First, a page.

Farscape 4.06-4.07: “Natural Election”; “John Quixote”

After continuing our journey with John Crichton last week with “Lava’s a Many Splendored Thing” and “Promises,” our Farscape re-watch continues this week with the sixth and seventh episodes of Season 4.

Just one important note: if you are new to Farscape, you may NOT want to partake of these posts, as I plan on including potentially major spoilers for later events. They are written not for the Farscape virgin but more for the viewer who–if not as obsessive about the show as I am–has at least seen it once through and can appreciate the bits of foreshadowing and long-term arc progression that the show sets up often far in advance.

4.06: “Natural Election” Original airdate: 19 July 2002

"Natural Election"

“Natural Election”

“Natural Election” actually happens to be one of the few episodes of Farscape that I consider genuinely subpar. Farscape is the rare show for which I could watch absolutely any episode and find aspects to enjoy, and that fact remains true for this one. Overall, however, I find the plot to be mostly unremarkable, the pacing surprisingly sluggish, and the characters’ emotionally-driven conversations to feel too tertiary to the main story, when either it should have been the other way around, or the two should have thematically complemented one another more organically.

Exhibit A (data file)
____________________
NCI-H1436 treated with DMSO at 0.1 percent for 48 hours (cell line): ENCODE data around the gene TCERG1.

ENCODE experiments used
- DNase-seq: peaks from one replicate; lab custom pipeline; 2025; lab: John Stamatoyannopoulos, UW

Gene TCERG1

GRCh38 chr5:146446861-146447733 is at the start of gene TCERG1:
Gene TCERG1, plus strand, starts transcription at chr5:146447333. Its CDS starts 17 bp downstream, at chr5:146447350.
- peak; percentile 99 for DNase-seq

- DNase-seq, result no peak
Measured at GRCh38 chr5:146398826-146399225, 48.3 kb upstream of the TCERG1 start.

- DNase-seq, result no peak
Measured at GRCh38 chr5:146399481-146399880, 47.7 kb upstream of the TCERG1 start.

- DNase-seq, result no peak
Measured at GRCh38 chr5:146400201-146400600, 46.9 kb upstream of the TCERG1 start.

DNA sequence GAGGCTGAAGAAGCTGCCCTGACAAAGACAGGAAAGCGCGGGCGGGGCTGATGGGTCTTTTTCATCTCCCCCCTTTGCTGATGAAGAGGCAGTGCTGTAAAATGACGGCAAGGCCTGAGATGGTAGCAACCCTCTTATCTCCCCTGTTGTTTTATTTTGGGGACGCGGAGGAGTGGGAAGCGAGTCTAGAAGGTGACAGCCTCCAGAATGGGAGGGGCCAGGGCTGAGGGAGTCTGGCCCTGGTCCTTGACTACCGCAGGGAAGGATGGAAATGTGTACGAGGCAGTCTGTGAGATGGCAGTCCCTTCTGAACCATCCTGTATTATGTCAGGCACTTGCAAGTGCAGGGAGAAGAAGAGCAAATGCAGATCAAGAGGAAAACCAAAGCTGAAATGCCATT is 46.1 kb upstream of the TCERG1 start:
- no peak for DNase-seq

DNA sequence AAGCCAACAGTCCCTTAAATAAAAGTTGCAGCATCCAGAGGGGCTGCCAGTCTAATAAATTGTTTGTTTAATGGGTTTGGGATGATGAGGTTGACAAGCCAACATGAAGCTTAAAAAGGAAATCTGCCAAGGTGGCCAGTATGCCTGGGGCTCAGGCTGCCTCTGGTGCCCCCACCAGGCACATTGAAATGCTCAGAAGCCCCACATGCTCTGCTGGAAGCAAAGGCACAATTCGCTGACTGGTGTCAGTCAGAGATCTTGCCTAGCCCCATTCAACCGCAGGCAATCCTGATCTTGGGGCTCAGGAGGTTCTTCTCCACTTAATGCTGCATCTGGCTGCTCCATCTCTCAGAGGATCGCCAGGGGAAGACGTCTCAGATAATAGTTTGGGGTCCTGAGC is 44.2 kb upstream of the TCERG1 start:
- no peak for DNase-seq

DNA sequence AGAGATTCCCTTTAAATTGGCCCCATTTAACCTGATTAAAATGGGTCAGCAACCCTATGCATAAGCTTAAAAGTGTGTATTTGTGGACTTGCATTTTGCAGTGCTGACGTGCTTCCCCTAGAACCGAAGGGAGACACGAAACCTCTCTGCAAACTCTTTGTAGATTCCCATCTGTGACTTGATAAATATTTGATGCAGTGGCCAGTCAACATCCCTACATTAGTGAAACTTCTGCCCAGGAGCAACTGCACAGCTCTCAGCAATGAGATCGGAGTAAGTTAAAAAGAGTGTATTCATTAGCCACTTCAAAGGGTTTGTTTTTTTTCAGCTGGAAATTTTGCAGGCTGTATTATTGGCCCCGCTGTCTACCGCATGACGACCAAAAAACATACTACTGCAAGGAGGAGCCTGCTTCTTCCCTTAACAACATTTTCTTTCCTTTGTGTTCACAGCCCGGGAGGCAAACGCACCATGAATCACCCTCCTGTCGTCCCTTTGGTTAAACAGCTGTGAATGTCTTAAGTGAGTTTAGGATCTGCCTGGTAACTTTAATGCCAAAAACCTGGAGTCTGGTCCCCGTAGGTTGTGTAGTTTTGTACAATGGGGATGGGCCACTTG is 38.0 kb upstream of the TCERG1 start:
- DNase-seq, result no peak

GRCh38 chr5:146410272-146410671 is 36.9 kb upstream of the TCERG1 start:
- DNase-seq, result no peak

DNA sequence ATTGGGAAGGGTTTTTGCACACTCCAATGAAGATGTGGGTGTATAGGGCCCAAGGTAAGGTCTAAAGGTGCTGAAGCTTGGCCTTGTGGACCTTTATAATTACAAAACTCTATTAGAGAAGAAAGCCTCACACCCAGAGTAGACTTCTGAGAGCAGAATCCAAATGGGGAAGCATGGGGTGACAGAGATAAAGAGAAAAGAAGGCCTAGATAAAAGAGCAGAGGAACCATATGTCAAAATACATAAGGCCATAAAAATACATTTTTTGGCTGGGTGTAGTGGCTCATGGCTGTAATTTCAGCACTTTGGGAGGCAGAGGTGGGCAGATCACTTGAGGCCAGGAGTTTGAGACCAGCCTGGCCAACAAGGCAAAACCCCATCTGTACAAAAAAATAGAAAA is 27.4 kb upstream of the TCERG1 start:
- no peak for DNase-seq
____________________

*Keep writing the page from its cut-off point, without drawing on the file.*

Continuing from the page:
It starts off with a pretty compelling premise. John has gotten so good at wormholes that he can actually sense when one is about to form, but immediately after proving that ability, Moya is suddenly enveloped by a something that completely blocks all of the stars. All they see is pitch blackness. Shortly thereafter, they realize that it’s a type of space-dwelling plant life that has attached itself to Moya and begun eating her, at which point the episode starts to get less interesting. It certainly has some clever, inherently Farscape aspects, particularly the reveal that the plant at first seems allergic to Scorpius, which ultimately turns out to be that one of the ingredients in his coolant rods are poisonous to it. Unfortunately, this sort of Moya-under-attack story has been done before, and in far more lively ways, at that. “Natural Election” features strangely slow pacing and an odd lack of much of the zippy inventiveness that usually marks Farscape bottle episodes. It certainly has some good character moments. For example, I love that Aeryn actually confides in Chiana regarding the pregnancy and the possibility that John isn’t the father, since there are only very rare moments where we get to see her connecting with any female crew members aboard Moya. And I even love that she then goes on to tell D’Argo, because that’s also very Chi. However, what could have been an ever-escalating snowball of whispered secrets and rumors utterly fails to build momentum or any real sense of drive, leaving most of the comedic potential squandered and the thread feeling oddly lifeless.